A quiet evening at the Welsh Centre: that is, not many couples. The music not too loud: Chris tells me more about her visit to BsAs, I gossip with S as we dance. Easy going, as the floor is rather empty. Claire and Luis taught the class: a neat little triple (or was it quadruple?) step to each side, then a backstep and saccadas. Not an evening that catches fire, when one or more dances really take off, but fun and relaxed. But ultimately a bit depressing. I repeat myself too soon; even on an empty floor I can't remember other moves, but at least I keep to the music, the 'compas'. Or so I tell myself. Or perhaps a bit depressing simply because it was a bit empty.
On the train my well-worn mp3 player. I pick up on 'Paisaje' from Pedro Laurenz, listen to it four times, amazed at how the voices, the strings and piano, then violas and bandoneon, and back to the strings, how tidily arranged it all is, effortlessly danceable music. All supported by the piano, with Laurenz's bandoneon floating through as if he was dreaming. Today I check the net for a translation of the song, can't find it but find that Pugliese was at one stage pianist with Laurenz. Must be him playing piano on that recording, must be.
I finished the journey with Pugliese, as usual. That grand architecture and intensity gives a bit of meaning to a near-empty train approaching the seaside at 1 am.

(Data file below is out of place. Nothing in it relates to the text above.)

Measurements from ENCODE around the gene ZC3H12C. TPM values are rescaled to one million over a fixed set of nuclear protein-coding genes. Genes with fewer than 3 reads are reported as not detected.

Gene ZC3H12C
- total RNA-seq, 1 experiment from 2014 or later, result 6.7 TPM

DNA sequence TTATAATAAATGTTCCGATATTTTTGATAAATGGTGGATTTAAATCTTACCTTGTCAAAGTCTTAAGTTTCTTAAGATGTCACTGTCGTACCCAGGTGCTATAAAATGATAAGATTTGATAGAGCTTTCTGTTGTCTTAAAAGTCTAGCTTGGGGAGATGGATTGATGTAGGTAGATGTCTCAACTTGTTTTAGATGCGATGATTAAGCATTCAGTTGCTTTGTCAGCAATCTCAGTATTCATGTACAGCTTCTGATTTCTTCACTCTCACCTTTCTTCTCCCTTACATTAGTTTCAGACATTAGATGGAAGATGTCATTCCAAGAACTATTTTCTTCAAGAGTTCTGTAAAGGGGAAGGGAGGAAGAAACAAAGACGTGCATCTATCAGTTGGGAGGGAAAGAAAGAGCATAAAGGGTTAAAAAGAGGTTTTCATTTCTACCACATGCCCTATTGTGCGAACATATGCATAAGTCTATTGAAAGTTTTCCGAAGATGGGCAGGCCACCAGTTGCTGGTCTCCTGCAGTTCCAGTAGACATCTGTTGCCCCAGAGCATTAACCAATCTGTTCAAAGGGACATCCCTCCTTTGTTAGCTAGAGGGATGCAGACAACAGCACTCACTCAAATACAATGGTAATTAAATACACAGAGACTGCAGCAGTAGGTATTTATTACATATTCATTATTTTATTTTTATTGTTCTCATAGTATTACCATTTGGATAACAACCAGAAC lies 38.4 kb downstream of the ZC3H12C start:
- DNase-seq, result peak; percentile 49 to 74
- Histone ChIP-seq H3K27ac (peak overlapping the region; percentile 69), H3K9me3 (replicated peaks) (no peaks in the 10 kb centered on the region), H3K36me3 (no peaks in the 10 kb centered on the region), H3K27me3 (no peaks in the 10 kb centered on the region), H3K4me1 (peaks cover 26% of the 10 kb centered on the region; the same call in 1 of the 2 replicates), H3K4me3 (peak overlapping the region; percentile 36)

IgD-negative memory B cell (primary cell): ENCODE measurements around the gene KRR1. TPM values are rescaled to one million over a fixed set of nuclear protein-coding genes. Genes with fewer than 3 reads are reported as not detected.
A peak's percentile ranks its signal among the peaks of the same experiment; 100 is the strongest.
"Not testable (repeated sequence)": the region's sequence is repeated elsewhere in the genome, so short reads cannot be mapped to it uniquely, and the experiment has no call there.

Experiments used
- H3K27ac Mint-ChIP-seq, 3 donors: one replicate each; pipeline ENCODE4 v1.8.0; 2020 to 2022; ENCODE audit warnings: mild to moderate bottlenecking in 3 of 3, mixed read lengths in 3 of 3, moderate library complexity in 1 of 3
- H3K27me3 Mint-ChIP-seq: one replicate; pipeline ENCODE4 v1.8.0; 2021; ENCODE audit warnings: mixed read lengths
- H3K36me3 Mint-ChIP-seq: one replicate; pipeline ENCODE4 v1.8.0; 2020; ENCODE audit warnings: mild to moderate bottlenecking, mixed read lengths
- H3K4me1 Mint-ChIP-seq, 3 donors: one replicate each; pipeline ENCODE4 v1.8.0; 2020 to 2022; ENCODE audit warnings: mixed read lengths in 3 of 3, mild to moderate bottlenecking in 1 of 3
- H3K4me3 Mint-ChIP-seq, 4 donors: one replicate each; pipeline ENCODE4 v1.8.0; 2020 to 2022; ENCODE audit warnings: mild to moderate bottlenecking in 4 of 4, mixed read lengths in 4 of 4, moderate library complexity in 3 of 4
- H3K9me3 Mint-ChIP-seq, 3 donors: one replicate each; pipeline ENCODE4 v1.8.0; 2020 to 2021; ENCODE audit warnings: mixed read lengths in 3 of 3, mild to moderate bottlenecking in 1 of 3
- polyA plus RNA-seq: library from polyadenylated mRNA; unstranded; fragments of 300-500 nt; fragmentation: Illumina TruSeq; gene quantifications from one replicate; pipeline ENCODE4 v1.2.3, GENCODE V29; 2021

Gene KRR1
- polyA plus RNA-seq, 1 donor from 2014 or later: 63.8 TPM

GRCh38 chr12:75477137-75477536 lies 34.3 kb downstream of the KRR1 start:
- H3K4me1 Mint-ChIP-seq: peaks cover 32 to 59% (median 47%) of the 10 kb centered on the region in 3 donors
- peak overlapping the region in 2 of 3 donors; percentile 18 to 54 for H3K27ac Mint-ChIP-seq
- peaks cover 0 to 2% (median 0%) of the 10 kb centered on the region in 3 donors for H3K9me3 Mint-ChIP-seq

Being a tango commuter isn't easy. Going up to London is OK, but having to leave the milonga early and suffer a tedious train ride when everyone else is still enjoying themselves is very irritating, and sometimes even seems bad mannered. When I lived in London I could go out and return as I pleased: now it's an expedition requiring careful timing.
What else? Watched Robert Bresson's 'Pickpocket'. He shows in a neutral fashion, he carefully avoids telling you what to think, and you become involved in the film to an unusual degree. I just watched a bit of McKendrick's Sweet Smell of Success: so overladen with plot, event and dialogue it was unwatchable, too full of itself, as tedious as an empty train at 1am.
And the garden: purple crocuses offer golden stamens to the sunshine, daffodils appear on St David's day. In the greenhouse the lettuce I sowed early in the week has already started to grow: I await the first signs of the tomatoes, peppers and radish. It's been warm.